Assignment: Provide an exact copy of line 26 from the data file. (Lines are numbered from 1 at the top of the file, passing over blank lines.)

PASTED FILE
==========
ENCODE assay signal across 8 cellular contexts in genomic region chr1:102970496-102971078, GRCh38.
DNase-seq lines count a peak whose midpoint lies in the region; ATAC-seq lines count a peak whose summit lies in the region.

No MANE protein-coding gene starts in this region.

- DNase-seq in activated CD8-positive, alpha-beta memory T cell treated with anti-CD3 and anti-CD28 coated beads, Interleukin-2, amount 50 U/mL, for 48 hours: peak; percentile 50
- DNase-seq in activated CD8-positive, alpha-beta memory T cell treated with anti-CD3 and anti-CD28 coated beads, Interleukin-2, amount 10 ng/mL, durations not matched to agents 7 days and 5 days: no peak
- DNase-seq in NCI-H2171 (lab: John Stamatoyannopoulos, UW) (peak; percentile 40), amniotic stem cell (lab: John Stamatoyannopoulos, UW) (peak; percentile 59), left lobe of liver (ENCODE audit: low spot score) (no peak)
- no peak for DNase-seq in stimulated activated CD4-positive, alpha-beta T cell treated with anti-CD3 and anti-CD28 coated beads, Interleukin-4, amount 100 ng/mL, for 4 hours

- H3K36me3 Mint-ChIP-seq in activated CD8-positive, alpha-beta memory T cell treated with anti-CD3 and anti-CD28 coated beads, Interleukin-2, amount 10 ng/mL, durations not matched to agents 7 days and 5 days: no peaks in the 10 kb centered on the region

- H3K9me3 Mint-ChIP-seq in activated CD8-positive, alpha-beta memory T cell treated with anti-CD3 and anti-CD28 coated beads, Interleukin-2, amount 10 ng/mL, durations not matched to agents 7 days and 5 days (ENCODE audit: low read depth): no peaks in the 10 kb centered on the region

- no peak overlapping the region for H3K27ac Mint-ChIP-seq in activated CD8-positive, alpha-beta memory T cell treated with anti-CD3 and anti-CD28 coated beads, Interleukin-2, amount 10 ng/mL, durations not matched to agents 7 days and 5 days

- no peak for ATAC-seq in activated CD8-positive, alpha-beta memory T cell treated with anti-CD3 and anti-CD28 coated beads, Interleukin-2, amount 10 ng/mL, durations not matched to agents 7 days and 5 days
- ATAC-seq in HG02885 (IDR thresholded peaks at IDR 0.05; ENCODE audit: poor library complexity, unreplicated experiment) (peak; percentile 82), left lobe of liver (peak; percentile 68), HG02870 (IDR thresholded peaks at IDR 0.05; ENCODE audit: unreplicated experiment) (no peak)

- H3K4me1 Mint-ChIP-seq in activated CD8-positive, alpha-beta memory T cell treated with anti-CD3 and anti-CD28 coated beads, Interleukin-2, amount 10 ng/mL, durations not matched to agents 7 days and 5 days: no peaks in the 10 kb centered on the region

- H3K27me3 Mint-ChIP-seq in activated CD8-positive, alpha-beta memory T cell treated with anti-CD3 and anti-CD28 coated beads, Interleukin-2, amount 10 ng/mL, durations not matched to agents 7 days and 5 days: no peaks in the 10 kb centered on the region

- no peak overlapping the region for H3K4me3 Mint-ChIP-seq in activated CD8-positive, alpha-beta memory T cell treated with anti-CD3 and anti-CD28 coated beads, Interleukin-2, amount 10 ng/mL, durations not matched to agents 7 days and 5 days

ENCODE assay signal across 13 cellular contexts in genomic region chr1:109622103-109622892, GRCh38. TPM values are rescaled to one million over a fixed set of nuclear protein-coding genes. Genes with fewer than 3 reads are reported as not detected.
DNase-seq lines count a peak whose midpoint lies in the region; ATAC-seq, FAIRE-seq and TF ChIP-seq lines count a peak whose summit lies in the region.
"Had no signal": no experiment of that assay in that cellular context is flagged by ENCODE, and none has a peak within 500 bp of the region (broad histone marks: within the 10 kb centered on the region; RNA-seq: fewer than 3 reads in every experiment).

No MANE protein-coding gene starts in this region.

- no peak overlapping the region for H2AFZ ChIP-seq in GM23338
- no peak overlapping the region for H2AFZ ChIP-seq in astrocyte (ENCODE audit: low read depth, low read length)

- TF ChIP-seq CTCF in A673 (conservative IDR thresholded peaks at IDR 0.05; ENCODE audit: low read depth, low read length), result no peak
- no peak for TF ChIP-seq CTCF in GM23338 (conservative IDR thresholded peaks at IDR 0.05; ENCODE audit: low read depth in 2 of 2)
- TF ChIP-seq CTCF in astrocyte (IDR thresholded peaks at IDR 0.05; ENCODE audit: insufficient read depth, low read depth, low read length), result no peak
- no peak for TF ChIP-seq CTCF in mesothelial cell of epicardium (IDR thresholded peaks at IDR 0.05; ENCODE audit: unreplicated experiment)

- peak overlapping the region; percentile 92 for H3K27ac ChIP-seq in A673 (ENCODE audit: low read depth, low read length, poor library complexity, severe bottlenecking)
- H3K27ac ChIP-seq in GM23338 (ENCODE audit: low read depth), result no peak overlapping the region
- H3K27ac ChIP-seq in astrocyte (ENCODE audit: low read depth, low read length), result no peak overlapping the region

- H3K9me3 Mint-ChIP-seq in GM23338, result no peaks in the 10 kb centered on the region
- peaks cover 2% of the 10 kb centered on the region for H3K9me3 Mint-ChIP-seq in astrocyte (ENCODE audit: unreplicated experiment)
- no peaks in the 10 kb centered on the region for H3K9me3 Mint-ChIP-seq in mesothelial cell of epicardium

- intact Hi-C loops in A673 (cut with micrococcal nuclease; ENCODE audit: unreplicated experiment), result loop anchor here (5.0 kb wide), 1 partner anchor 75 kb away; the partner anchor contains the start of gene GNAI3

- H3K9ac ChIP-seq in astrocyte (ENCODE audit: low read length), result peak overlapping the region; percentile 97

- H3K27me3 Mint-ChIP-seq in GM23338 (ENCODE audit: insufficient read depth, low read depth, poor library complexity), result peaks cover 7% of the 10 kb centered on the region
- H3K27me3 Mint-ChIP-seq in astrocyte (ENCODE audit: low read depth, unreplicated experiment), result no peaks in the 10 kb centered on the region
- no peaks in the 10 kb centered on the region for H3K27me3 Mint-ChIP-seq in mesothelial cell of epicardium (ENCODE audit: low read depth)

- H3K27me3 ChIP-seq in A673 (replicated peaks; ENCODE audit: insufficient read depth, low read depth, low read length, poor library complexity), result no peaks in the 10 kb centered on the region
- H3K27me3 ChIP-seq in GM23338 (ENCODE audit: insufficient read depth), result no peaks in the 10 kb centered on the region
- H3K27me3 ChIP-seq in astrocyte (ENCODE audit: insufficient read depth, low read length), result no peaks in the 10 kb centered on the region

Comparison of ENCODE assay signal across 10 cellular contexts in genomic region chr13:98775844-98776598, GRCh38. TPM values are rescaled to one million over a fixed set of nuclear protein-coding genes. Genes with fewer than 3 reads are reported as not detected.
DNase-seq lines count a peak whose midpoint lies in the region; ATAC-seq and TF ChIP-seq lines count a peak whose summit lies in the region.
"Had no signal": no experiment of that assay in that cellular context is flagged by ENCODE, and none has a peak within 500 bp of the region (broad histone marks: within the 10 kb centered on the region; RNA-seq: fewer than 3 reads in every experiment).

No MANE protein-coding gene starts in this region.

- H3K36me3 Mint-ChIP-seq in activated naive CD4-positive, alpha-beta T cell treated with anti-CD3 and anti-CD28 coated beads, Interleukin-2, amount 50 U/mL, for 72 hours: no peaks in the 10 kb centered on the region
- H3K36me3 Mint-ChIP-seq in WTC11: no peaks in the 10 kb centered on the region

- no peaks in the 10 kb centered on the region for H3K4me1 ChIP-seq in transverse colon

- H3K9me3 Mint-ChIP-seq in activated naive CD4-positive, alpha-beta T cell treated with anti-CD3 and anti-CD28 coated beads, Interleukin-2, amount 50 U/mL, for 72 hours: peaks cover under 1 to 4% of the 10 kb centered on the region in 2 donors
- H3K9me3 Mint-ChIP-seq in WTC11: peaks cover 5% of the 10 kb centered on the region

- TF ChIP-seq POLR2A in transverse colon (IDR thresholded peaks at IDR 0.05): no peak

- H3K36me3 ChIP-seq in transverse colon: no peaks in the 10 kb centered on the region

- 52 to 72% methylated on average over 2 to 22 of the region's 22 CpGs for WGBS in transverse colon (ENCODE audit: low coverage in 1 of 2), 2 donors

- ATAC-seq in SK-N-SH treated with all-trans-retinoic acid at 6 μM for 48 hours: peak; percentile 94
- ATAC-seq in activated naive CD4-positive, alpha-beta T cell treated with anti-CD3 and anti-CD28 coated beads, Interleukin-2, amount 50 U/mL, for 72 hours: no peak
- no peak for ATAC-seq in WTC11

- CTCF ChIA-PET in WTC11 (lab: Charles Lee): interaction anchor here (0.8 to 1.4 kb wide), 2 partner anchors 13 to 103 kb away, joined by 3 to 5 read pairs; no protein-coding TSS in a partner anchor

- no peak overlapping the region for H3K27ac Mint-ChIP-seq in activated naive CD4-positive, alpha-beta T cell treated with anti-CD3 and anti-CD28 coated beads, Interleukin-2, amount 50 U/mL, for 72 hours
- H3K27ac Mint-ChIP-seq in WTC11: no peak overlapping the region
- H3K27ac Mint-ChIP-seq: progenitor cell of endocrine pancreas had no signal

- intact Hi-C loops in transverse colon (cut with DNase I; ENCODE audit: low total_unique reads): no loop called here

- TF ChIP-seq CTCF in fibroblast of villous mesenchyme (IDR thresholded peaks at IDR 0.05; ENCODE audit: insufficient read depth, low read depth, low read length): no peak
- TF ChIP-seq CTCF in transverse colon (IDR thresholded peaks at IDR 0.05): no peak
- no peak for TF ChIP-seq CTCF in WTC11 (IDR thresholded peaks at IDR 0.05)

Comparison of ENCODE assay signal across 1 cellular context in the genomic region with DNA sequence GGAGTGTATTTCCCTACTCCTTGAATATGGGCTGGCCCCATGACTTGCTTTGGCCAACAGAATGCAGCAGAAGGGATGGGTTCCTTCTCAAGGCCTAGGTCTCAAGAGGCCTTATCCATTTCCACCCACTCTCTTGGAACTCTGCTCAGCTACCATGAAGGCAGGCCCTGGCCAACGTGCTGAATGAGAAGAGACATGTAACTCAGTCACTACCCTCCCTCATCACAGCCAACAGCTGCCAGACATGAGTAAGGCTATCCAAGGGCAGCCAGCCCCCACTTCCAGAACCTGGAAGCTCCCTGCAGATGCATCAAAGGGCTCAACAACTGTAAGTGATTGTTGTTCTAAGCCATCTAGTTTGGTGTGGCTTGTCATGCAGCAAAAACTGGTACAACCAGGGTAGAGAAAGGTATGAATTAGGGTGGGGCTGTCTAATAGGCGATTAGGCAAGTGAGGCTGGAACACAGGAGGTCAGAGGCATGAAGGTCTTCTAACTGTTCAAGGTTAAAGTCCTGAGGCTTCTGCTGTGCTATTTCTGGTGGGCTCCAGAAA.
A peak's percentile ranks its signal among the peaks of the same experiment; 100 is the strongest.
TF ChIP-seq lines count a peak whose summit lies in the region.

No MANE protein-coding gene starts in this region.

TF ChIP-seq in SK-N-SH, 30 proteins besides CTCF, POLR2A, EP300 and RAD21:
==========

- peak overlapping the region; percentile 92 for H3K27ac ChIP-seq in A673 (ENCODE audit: low read depth, low read length, poor library complexity, severe bottlenecking)